It's true that using the address isn't the best, but since it's quite easy to setup an alias on our mail servers and have mail forwarded to your address, then simply use the reply to address of your doamin when you reply is one 'work around'.

By: Justin Premick

Fri, 29 Jun 2007 18:17:03 +0000

Hi Joe, Thanks for dropping by! While a major email host like a Yahoo! probably isn't going anywhere, I think your point is well-taken anyway, especially when you consider the potential ill effects of using an email address from the company providing your home/office Internet access. One thing we see some people do is use an address at their paid ISP - Comcast, Verizon, Earthlink, etc. - rather than one at their domain. While users may be paying for those, if they want to switch providers they have to switch email addresses, too (after all, how likely are those companies to keep servicing your email address when you're not paying them anymore?). Of course, it's also a bad idea to use that type of email address for each of the other reasons you point out in your post :)

By: Joe Rawlinson

Fri, 29 Jun 2007 17:35:35 +0000

Justin, Thanks for the link! I think you're right that the odds of a Yahoo disappearing are slim. That is more likely to happen with smaller free email providers. I have had moments of terror when, for whatever reason, Yahoo or GMail wouldn't let me login to my account. Fortunately, I was always able to get access to my email later. If I was ever a victim of something like Catherine's "gone with the wind" episode I would have lost a lot of valuable information (both emails and contact information). That could be devastating to a business.

By: Justin Premick

Wed, 20 Jun 2007 13:11:45 +0000

JoLynn, Webmail interfaces can be... let's just say "less than ideal." I used one from time to time back in college and it wasn't especially user-friendly. Fortunately, you may have better options available. If your webhost gives you the option to access your email from outside that interface, you can use a desktop program like Thunderbird (which we use here at AWeber for our work-related email). If you prefer to access your email via the web, you might look into Gmail - it can be used to manage any POP3-enabled account.

By: JoLynn Braley

Wed, 20 Jun 2007 04:37:56 +0000

Very good point Justin. I haven't done any marketing yet, but I think it's important that any email you send regarding your site (whether responding to a contact request or networking), that it's best to get in the habit of using your domain email. I personally don't like the email interface my host provides, but I still use it. ;)

By: Justin Premick

Mon, 18 Jun 2007 13:42:59 +0000

Nicole, If you're using an email account/address at your domain, and having difficulty receiving email messages, get in touch with your hosting company to figure out what happened. One of the advantages to using an address associated with your website is that you're paying them to provide services to you, and you should be able to call or email them for support. Much better than using a free service where if there's a problem, well... "hey, you get what you pay for..."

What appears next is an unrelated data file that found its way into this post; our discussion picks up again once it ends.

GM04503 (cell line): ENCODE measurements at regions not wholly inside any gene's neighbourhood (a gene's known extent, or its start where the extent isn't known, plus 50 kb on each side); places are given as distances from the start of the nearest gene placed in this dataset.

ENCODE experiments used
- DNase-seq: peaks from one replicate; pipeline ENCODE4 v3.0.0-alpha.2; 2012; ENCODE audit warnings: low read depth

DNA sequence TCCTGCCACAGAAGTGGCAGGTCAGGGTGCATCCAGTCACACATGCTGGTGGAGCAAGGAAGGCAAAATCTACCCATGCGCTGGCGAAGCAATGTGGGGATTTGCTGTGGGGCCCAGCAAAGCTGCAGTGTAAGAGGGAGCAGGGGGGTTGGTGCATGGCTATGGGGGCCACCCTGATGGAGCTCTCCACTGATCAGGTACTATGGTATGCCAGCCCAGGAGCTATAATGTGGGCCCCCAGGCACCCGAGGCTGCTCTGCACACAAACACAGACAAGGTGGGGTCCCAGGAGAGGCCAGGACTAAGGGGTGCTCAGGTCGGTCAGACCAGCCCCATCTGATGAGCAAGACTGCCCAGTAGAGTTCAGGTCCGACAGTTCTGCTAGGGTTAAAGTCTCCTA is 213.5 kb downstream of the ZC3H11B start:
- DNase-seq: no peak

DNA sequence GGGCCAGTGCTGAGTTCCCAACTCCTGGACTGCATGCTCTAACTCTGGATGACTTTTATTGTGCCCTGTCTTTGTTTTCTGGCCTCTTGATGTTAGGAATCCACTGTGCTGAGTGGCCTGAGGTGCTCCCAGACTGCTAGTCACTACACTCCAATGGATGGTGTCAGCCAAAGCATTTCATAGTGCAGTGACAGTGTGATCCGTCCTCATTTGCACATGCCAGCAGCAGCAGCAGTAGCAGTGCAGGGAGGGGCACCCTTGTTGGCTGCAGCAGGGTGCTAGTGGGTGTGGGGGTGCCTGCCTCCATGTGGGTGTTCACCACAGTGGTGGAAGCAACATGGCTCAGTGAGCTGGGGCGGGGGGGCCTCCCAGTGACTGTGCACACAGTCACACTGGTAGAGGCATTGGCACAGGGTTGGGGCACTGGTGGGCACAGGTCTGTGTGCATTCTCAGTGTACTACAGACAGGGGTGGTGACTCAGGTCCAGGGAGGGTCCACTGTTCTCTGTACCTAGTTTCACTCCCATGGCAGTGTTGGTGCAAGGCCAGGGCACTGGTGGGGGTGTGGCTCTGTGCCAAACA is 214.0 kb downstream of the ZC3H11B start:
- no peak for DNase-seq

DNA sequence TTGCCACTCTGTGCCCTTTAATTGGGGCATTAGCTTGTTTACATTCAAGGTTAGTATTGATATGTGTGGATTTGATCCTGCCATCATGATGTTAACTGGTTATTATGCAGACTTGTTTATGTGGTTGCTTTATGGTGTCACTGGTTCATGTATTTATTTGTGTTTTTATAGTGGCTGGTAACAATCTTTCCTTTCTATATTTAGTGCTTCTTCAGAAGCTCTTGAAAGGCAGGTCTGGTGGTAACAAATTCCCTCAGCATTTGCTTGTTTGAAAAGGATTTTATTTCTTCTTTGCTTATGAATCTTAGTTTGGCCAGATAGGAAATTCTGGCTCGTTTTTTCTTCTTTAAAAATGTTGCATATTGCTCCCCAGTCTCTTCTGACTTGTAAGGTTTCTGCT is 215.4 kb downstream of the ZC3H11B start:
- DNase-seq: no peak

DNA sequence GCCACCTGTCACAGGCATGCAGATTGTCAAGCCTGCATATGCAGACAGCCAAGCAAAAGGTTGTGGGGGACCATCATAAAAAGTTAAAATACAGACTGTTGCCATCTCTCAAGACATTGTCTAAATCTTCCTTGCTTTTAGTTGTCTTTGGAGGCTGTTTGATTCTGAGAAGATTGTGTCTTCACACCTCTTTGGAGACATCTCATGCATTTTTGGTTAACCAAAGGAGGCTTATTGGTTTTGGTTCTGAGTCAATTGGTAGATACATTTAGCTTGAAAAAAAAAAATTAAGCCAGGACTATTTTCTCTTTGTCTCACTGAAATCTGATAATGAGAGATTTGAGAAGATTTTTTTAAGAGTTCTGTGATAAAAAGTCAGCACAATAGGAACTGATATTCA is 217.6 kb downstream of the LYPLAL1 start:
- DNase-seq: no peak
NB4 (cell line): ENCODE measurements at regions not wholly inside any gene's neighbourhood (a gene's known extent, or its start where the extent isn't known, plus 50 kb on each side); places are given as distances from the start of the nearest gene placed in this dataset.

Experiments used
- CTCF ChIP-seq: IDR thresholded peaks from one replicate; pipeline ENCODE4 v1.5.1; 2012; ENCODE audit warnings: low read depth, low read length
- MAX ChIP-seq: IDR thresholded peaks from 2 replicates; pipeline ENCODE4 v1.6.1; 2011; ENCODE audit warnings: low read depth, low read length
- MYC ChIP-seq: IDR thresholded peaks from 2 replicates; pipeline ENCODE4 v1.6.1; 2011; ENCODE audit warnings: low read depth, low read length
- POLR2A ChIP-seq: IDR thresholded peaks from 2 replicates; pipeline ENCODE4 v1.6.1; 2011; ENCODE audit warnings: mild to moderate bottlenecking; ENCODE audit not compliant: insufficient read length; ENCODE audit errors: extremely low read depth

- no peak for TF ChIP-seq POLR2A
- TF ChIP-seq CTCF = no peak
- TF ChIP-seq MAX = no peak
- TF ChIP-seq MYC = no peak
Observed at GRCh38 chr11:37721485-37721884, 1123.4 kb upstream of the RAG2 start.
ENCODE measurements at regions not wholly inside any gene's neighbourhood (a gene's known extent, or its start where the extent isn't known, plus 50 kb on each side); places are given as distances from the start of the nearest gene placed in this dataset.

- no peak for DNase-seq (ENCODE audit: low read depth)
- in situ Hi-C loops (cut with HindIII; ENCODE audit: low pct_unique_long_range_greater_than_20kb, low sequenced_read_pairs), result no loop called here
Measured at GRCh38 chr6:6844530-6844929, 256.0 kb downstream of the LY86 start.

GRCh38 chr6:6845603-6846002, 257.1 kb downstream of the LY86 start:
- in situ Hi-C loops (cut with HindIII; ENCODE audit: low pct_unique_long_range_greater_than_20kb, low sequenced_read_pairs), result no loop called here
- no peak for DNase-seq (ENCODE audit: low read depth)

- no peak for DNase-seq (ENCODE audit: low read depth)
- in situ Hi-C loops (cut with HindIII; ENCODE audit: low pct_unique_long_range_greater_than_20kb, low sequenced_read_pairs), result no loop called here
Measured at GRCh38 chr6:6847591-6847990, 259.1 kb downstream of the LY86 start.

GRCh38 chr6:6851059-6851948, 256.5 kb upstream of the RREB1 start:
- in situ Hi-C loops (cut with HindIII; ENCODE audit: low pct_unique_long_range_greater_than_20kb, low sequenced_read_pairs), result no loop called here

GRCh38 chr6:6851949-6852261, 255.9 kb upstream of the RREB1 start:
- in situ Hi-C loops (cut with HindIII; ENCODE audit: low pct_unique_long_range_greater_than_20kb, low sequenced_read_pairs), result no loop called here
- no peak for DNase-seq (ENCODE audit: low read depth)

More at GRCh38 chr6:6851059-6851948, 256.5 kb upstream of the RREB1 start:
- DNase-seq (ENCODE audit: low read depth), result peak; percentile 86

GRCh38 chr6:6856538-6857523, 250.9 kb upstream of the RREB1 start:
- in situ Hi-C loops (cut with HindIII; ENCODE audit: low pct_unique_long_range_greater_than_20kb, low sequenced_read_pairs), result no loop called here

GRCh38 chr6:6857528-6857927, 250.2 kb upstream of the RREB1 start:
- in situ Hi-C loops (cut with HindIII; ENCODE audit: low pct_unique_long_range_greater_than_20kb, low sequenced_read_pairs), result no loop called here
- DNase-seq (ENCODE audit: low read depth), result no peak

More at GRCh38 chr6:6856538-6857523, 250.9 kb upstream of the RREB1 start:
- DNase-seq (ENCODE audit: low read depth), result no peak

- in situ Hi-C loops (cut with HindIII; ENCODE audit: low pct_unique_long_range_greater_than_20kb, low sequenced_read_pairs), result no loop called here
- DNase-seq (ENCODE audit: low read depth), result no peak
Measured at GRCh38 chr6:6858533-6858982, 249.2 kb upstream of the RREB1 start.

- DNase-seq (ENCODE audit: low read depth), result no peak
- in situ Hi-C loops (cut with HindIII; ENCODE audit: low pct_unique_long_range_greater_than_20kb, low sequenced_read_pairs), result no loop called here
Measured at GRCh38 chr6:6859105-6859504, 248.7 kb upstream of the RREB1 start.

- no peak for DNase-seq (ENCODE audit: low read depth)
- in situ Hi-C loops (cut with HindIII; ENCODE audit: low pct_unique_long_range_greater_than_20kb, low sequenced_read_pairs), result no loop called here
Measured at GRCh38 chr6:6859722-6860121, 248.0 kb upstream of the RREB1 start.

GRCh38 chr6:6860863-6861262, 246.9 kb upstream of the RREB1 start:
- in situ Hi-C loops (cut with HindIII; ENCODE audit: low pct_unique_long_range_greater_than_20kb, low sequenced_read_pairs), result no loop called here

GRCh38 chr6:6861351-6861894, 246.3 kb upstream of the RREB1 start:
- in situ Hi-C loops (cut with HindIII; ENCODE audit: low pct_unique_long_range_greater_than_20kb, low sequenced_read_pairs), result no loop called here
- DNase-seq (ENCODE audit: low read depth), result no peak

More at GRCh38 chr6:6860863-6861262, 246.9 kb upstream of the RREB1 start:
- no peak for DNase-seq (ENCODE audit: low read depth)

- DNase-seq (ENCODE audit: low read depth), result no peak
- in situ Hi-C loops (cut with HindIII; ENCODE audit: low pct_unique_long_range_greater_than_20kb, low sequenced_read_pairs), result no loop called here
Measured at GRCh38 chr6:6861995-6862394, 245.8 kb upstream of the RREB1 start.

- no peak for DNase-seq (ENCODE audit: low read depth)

By: Nicole

Sun, 17 Jun 2007 11:46:03 +0000

Good morning, I've been really interested in this post as I just recently had an experience that actually got me to thinking that I needed to start using gmail. I put up a website offering a free sample of our non-toxic cleaning product and it got picked up by 15 sites. I was getting on the average 40 requests every 10 minutes. I had all these requests coming to my regular email address and noticed that my regular mail wasn't even making it through! Even my regular "junk mail", "spam" wasn't making it. I am getting ready to re-open my sample site and now am wondering what I should do? Any suggestions???? Thanks

By: Justin Premick

Fri, 15 Jun 2007 13:23:00 +0000

Peter, It's worth noting that those "free" addresses are more likely to be used as throwaway addresses and/or bogus submissions to your opt-in form. After all, if someone's trying to get access to a download or another part of your site that you've placed behind a form, they may very well try sticking in something like just to try to get to the next page/download without having to give their email address. Also, given the amount of spam that does ultimately get through to major domains, on top of requested messages and personal communications, it's very easy for someone to miss a message. That's one of the challenges we all face when writing our confirmation messages and thank-you pages, and it's definitely an ongoing task to make it as bulletproof as possible for people to go from website -> opt-in -> confirm. That said, I don't recommend blocking major domains from subscribing for the simple reason that a lot of people only have addresses with those providers, and if you block those domains, you're turning away many more potential subscribers than however many aren't confirming for you now. Catherine, You're right in stating that Hotmail offers paid email as well as free email. (other providers including Yahoo offer this as well). However, the overwhelming majority of accounts at those major email providers are not paid accounts; they're the free ones, which spammers can and do abuse. Guy, Whether you have reverse DNS set up does affect your deliverability (and it's set up for all messages going out from AWeber). Example: AOL will not deliver mail if you're sending from dynamic IPs: rDNS is part of the overall picture that ISPs look at when deciding if they should deliver messages from you/us/anyone to the intended recipient. There's a ton more that ISPs do to manage incoming email (especially as volume increases)... I certainly don't envy them, they've got a tough job.